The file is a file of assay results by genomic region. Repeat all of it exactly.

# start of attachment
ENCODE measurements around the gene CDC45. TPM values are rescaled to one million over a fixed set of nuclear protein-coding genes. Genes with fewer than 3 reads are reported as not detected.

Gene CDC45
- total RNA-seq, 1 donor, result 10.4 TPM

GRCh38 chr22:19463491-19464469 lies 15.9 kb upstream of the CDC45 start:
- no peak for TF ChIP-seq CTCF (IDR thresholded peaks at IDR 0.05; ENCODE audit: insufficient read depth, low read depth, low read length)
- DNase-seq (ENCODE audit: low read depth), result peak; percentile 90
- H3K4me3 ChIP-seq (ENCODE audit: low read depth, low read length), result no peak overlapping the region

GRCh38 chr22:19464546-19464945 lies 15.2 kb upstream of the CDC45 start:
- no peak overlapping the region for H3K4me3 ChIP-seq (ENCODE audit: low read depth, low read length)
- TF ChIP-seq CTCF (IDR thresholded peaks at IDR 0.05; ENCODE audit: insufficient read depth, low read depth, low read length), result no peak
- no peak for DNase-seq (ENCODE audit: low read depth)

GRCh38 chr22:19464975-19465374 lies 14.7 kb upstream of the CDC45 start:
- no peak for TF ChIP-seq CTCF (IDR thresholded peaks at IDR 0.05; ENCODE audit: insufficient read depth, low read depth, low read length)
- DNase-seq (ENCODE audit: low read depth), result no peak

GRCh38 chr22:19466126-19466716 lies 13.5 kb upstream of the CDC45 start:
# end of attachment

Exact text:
ENCODE measurements around the gene CDC45. TPM values are rescaled to one million over a fixed set of nuclear protein-coding genes. Genes with fewer than 3 reads are reported as not detected.

Gene CDC45
- total RNA-seq, 1 donor, result 10.4 TPM

GRCh38 chr22:19463491-19464469 lies 15.9 kb upstream of the CDC45 start:
- no peak for TF ChIP-seq CTCF (IDR thresholded peaks at IDR 0.05; ENCODE audit: insufficient read depth, low read depth, low read length)
- DNase-seq (ENCODE audit: low read depth), result peak; percentile 90
- H3K4me3 ChIP-seq (ENCODE audit: low read depth, low read length), result no peak overlapping the region

GRCh38 chr22:19464546-19464945 lies 15.2 kb upstream of the CDC45 start:
- no peak overlapping the region for H3K4me3 ChIP-seq (ENCODE audit: low read depth, low read length)
- TF ChIP-seq CTCF (IDR thresholded peaks at IDR 0.05; ENCODE audit: insufficient read depth, low read depth, low read length), result no peak
- no peak for DNase-seq (ENCODE audit: low read depth)

GRCh38 chr22:19464975-19465374 lies 14.7 kb upstream of the CDC45 start:
- no peak for TF ChIP-seq CTCF (IDR thresholded peaks at IDR 0.05; ENCODE audit: insufficient read depth, low read depth, low read length)
- DNase-seq (ENCODE audit: low read depth), result no peak

GRCh38 chr22:19466126-19466716 lies 13.5 kb upstream of the CDC45 start: